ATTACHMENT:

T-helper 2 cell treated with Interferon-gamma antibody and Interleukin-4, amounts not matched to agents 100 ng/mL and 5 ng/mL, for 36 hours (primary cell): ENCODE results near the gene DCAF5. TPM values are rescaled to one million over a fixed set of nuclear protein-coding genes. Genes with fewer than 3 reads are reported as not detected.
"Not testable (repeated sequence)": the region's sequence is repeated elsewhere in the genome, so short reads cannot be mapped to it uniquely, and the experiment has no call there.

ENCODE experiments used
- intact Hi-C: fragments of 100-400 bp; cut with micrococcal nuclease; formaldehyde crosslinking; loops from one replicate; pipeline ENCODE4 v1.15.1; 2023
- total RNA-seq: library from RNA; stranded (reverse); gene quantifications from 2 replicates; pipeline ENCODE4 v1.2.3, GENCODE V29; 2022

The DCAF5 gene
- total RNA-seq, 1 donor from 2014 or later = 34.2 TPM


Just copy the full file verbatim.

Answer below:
T-helper 2 cell treated with Interferon-gamma antibody and Interleukin-4, amounts not matched to agents 100 ng/mL and 5 ng/mL, for 36 hours (primary cell): ENCODE results near the gene DCAF5. TPM values are rescaled to one million over a fixed set of nuclear protein-coding genes. Genes with fewer than 3 reads are reported as not detected.
"Not testable (repeated sequence)": the region's sequence is repeated elsewhere in the genome, so short reads cannot be mapped to it uniquely, and the experiment has no call there.

ENCODE experiments used
- intact Hi-C: fragments of 100-400 bp; cut with micrococcal nuclease; formaldehyde crosslinking; loops from one replicate; pipeline ENCODE4 v1.15.1; 2023
- total RNA-seq: library from RNA; stranded (reverse); gene quantifications from 2 replicates; pipeline ENCODE4 v1.2.3, GENCODE V29; 2022

The DCAF5 gene
- total RNA-seq, 1 donor from 2014 or later = 34.2 TPM